Hepatitis E Medication

Updated: Mar 13, 2019
  • Author: Prospere Remy, MD; Chief Editor: BS Anand, MD  more...
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Medication

Medication Summary

Medical therapy consists of electrolyte repletion and stabilization.

Ribavirin may be considered in severe acute hepatitis E or chronic hepatitis E of transplant recipients who are not able to clear HEV after immunosuppression is reduced (see Medical Management). Pegylated interferon alfa, if not contraindicated, is an alternate treatment option for patients with chronic hepatitis E infection who have ribavirin-treatment failure. Sofosbuvir is a potential treatment option for HEV infection; however, to date, no data exist regarding its in-vivo effect.

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Electrolytes

Class Summary

Electrolytes are necessary in patients with profound malnutrition or dehydration. They may be replaced orally or parenterally, depending on the clinical state of the patient.

Potassium chloride

Potassium is essential for the transmission of nerve impulses, contraction of cardiac muscle, maintenance of intracellular tonicity, skeletal and smooth muscles, and maintenance of normal renal function. Gradual potassium depletion occurs via renal excretion or GI loss or because of low intake. Depletion may result from severe diarrhea.

Potassium depletion sufficient to cause 1 mEq/L drop in the serum potassium level requires a loss of approximately 100-200 mEq of potassium from the total body store.

Calcium gluconate

Calcium moderates nerve and muscle performance and facilitates normal cardiac function. It can be given intravenously initially, and calcium levels can be maintained with a high calcium diet. Some patients require oral calcium supplementation. The 10% IV solution provides 100 mg/mL of calcium gluconate that equals 9 mg/mL (0.46 mEq/mL) of elemental calcium. One 10 mL ampule contains 93 mg of elemental calcium

Potassium phosphate

For severe hypophosphatemia (< 1 mg/dL), parenteral preparations of phosphate should be used for repletion. IV preparations are available as sodium or potassium phosphate (K2PO4). Response to IV serum phosphorus supplementation is highly variable and is associated with hyperphosphatemia, and hypocalcemia. The rate of infusion and choice of initial dosage should be based on the severity of hypophosphatemia and the presence of symptoms. Serum phosphate and calcium should be monitored closely.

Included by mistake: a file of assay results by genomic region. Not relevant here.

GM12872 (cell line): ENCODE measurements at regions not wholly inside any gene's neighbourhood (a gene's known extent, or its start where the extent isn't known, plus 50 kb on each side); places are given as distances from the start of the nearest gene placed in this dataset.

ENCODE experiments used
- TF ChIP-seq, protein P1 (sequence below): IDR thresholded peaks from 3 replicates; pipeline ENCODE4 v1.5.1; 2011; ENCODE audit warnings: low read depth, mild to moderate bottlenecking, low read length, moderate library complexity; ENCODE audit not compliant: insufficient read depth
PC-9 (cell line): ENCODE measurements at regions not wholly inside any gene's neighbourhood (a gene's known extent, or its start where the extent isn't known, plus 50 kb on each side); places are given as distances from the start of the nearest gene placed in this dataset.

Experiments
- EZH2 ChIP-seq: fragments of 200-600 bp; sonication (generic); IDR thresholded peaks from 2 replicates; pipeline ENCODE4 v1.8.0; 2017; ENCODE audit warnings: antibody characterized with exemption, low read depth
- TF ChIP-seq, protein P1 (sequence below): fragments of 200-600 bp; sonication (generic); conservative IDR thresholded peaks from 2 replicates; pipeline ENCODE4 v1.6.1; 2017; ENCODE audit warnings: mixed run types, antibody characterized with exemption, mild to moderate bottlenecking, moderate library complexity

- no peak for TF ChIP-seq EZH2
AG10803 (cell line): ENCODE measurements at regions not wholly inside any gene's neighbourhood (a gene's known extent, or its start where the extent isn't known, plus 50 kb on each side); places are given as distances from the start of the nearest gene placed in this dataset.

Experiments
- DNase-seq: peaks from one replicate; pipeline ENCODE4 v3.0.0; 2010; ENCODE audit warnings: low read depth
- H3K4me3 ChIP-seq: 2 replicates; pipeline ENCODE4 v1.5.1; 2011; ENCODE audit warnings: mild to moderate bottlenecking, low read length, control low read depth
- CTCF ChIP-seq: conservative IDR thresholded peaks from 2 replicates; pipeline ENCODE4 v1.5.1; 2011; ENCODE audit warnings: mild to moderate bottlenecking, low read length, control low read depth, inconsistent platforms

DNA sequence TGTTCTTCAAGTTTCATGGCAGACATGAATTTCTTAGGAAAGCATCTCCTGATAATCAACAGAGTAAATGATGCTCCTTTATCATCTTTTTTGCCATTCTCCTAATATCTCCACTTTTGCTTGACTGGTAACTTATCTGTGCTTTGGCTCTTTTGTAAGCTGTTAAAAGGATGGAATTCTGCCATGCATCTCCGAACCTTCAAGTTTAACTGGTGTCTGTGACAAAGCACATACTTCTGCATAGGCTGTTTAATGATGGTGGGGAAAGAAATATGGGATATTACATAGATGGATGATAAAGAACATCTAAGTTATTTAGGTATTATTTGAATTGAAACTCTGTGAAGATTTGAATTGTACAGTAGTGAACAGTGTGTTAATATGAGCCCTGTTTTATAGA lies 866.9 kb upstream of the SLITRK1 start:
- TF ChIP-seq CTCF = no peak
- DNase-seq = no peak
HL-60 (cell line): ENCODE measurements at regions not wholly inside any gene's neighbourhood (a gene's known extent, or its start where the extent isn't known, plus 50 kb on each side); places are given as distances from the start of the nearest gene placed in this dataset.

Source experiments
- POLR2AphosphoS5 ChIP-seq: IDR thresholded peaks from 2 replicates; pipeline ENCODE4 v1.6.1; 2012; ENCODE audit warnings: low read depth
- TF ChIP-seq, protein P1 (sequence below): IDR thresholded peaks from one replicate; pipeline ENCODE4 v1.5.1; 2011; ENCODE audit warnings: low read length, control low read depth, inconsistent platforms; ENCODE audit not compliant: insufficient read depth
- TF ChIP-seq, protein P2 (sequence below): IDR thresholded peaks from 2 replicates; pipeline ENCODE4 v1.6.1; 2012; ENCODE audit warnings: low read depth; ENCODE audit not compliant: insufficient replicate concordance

For less severe hypophosphatemia (1-2 mg/dL), PO phosphate salt preparations can be used. PO preparations are available as sodium or potassium phosphate in capsule or liquid form. Neutra-Phos packets contain 250 mg of phosphorus/packet. Tablets contain either 250, 125.6, or 114 mg each. Liquid preparations are available as 250 mg/75 mL.

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Antiviral Agent, Oral

Ribavirin

Ribavirin may improve liver enzymes and functions in severe acute hepatitis E. Ribavirin monotherapy for at least 3 months seems to be the first treatment option for patients with chronic hepatitis E who are not able to clear the hepatitis E virus (HEV) after immunosuppression is reduced.

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Hepatitis B/Hepatitis C Agents

Peginterferon alfa 2a (Pegasys, Pegasys ProClick)

Pegylated interferon alfa monotherapy is an alternate treatment option for patients with chronic hepatitis E who experience ribavirin treatment failure. However, this medication should be used with caution in transplant patients.

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